This perspective sheds light on Israel’s security dynamics, characterized by a deeply ingrained sense of vulnerability despite its nuclear arsenal and support from the United States. This sense of besiegement, fostered by mandatory military conscription, cements Israel’s identity as a garrison state, often described as “an army with a nation.”

India’s historical connections with Middle Eastern nations, including Saudi Arabia, the United Arab Emirates, and Iran, are underscored by economic and energy interests, as well as a significant Indian diaspora in these regions. However, India’s internal policies, especially regarding Kashmir, have occasionally complicated its relations with these nations. The 2019 decision to revoke Jammu and Kashmir’s special status and subsequent centralization measures elicited concerns from several Muslim-majority nations, with Pakistan attempting to internationalize the issue.

In recent years, India has endeavored to repair and strengthen its ties with the Muslim world, as evidenced by heightened diplomatic outreach and strategic partnerships. These efforts encompass increased high-level visits and a focus on areas of mutual interest, showcasing India’s commitment to fostering constructive relationships with Muslim-majority nations in the Middle East, Southeast Asia, and Africa.

The ongoing Israel-Palestine conflict holds significant implications for India. With $1.2 billion in military exports and technology cooperation from Israel in 2022, its defense sector may face challenges if Israel prioritizes internal security. Additionally, as a major importer of Middle Eastern oil, any escalation in the region could directly impact India’s economy. The conflict also poses an obstacle to India’s ambitious plans for the India-Middle East-Europe Economic Corridor, aimed at integrating trade with Europe.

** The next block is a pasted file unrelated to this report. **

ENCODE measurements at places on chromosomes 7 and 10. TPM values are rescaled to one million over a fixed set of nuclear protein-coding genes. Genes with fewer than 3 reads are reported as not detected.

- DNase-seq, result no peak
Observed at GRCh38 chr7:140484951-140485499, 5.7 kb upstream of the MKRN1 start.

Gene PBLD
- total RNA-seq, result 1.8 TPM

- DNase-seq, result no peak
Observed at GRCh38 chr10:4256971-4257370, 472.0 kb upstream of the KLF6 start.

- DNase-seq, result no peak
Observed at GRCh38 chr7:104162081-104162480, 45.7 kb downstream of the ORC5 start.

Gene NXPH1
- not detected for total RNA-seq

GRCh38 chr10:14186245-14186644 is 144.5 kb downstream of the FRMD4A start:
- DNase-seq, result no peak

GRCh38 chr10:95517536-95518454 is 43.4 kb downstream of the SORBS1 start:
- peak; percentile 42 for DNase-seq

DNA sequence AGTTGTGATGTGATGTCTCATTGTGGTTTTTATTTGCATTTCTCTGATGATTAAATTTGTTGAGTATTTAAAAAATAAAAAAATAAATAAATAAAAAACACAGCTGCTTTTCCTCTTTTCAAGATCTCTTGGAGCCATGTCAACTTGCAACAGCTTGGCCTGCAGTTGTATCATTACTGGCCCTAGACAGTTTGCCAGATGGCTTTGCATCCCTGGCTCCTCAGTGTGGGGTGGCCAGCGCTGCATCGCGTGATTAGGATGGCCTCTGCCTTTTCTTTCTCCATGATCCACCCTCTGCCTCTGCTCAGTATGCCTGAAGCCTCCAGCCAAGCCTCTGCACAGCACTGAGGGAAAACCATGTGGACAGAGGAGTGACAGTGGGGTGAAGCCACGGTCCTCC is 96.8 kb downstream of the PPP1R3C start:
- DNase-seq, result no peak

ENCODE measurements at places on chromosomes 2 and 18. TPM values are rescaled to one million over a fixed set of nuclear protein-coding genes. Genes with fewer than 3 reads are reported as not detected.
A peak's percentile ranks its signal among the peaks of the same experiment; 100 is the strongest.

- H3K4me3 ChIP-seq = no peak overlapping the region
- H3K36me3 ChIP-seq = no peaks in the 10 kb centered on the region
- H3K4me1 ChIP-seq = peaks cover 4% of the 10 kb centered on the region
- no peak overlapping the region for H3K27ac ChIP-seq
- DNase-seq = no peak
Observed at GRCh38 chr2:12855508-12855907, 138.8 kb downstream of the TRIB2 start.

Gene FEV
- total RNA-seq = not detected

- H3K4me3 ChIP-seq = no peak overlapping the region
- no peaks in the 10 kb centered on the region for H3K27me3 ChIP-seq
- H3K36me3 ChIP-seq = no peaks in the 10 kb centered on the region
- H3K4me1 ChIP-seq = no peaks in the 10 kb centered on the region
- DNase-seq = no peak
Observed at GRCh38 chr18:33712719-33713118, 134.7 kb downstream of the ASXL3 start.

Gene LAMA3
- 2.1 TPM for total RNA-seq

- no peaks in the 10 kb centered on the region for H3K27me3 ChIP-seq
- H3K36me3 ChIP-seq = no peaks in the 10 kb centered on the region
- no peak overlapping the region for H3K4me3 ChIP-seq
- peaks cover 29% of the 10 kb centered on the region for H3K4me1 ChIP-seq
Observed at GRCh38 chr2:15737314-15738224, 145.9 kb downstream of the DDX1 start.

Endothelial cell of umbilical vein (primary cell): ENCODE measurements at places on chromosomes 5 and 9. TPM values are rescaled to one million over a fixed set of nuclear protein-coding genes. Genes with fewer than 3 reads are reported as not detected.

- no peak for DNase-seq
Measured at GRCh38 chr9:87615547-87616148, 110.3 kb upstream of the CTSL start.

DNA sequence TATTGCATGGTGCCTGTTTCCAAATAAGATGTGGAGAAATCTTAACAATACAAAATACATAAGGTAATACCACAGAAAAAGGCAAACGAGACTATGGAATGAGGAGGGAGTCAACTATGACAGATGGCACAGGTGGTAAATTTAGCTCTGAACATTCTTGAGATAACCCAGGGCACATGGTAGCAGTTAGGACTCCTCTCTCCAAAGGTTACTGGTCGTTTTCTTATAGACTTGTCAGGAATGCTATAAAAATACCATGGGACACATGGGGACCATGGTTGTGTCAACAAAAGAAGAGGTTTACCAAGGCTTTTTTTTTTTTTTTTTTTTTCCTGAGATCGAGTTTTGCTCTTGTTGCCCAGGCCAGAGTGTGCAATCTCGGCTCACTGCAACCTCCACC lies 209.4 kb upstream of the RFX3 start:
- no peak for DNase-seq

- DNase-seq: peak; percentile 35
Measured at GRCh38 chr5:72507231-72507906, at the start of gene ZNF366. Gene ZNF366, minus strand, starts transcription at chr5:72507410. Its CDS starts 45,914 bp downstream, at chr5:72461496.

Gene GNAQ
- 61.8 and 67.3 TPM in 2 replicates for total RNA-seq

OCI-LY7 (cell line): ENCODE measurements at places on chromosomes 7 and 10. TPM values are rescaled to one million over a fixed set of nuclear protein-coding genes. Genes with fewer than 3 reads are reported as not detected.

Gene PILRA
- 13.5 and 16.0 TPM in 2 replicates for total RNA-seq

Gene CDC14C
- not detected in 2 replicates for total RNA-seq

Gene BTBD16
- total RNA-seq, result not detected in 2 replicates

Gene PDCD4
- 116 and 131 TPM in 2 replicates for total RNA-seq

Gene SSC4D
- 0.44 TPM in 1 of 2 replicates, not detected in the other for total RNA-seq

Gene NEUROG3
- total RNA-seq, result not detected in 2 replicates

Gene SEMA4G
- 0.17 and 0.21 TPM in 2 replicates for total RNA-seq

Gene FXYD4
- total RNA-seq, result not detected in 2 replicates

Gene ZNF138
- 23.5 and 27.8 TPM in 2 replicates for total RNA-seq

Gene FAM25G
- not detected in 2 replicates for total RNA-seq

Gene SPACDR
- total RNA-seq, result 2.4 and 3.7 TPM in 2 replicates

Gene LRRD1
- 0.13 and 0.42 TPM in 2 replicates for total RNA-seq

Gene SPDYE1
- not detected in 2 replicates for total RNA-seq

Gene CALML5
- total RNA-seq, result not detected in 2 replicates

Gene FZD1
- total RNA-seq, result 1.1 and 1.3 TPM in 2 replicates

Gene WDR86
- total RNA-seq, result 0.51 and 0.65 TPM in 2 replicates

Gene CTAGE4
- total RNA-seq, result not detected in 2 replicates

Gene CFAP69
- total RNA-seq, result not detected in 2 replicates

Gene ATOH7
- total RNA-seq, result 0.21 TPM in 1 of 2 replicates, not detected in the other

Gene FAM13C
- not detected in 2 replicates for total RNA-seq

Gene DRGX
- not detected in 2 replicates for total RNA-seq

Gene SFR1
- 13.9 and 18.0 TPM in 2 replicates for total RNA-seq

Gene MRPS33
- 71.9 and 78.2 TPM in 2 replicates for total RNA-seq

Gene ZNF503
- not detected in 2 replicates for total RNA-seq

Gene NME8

India’s position in the global order, bolstered by its growing influence in multilateralism, enables it to play a constructive role in fostering diplomacy and dialogue between the conflicting parties. By leveraging its soft power, India could encourage cultural exchanges, academic dialogues, and youth engagement to promote trust and understanding in the region.

Despite the complexities and occasional strains in India’s relationships with Muslim nations, there are significant opportunities for collaboration and mutual benefit. As a major regional power with a diverse and pluralistic society, India is strategically positioned to maintain positive and constructive relations with the Muslim world. Addressing domestic policy concerns and engaging in dialogues on shared challenges, India has the potential to build strong and enduring partnerships within the Muslim world.

Ainesh Dey is an incoming freshman at St. Xavier’s College, Kolkata. Ainesh's interests include diplomacy, foreign policy, advocacy and regulatory affairs in light of a rapidly changing sequence of events and a dramatic shift in the geopolitical equilibrium.

Diksha Gupta is a sophomore at Miranda House, University of Delhi, India who is currently pursuing Economics. Her interests include international relations, and trade to developmental economics.